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New Twist In Case That Made ‘Serial’ Famous After Appeals Court Reinstates Murder Conviction.


Adnan Syed, the convicted murderer whose conviction was cast into doubt on the first season of the Serial podcast, is facing a potential return to prison. In a 2-1 decision, the Maryland Appeals Court has sided with the family of Hae Min Lee, the woman who a jury concluded was murdered by Syed in 1999, and reinstated Syed’s conviction. It concluded that Baltimore prosecutors failed to give Lee’s family adequate notice of its plans, telling them just 30-minutes before it began, and her brother was unable to attend the hearing in-person. “This is not a podcast for me – this is real life,” Lee’s brother, Young Lee, told the court via Zoom.


The appeals court did rule however that Lee will not be able to present any evidence when the Baltimore City Attorney’s office likely tries again to wipe out the conviction. Even so, his attorney, David Sanford, told the Baltimore Sun that they are pleased with the decision. “We are equally pleased that the Appellate Court is directing the lower court to conduct a transparent hearing where the evidence will be presented in open court and the court’s decision will be based on evidence for the world to see,” Sanford said.


The ruling, released Tuesday, will not take effect for 60-days. That means Syed, who now works teaching students criminal justice at Georgetown University, will not immediately return to prison.


Syed’s attorneys say they are planning to appeal the decision to the Maryland Supreme Court. Attorney Erica Suter said that “there is no basis for re-traumatizing Adnan by returning him to the status of a convicted felon” and that the overturning of the conviction was not about his innocence but rather legal process. “We agree with the dissenting judge that the appeal is moot and that Mr. Lee’s attendance over Zoom was sufficient,” she said. The appeal could also delay any return to prison for Syed.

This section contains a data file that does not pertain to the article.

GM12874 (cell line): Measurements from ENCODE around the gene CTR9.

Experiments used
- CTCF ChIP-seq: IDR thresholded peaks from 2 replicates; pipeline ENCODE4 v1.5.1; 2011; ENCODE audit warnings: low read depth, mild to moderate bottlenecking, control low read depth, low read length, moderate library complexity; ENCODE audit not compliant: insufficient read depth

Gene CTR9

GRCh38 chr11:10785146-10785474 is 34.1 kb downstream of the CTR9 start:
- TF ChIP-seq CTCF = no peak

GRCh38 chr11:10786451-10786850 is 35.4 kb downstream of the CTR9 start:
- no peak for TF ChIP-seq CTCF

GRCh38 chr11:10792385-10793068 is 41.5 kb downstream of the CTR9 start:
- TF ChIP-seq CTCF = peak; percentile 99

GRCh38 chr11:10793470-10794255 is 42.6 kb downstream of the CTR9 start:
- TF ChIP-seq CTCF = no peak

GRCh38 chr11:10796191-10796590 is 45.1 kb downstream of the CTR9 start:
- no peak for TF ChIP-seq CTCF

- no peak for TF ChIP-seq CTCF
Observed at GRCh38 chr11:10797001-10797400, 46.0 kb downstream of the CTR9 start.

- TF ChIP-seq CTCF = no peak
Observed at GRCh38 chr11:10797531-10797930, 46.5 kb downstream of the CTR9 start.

To a cheering crowd, Syed walked out of the Baltimore courthouse with an ankle bracelet. The judge ordered him to home confinement. Prosecutors now have 30 days to ask for a new trial. But some trial attorneys think that could prove difficult since two decades have passed, making some witnesses unavailable while others’ memories have likely faded through the years.


Questions have been building about the conviction for years. Last year, Baltimore prosecutors agreed to go along with a motion filed by Syed’s attorney seeking to use updated DNA testing technology to retest some of the evidence used to convict him. Syed has maintained his innocence through the years and his attorneys hope to convince the judge to require the Baltimore City Police Lab to retest what it collected at the 1999 crime scene of the murder of Lee. That includes clothing and shoes as well as hairs found near Lee’s body.


Syed was Lee’s ex-boyfriend. He was convicted in 2000 of killing Lee, and burying her body in a Baltimore park. He had been serving a life sentence. Syed has long insisted he is innocent, and during the Serial podcast it was suggested someone else may have instead been the murderer.


Lee’s family has said it was outraged by Syed’s release, saying it was “blindsided” by the state attorney’s decision to push for a new trial.

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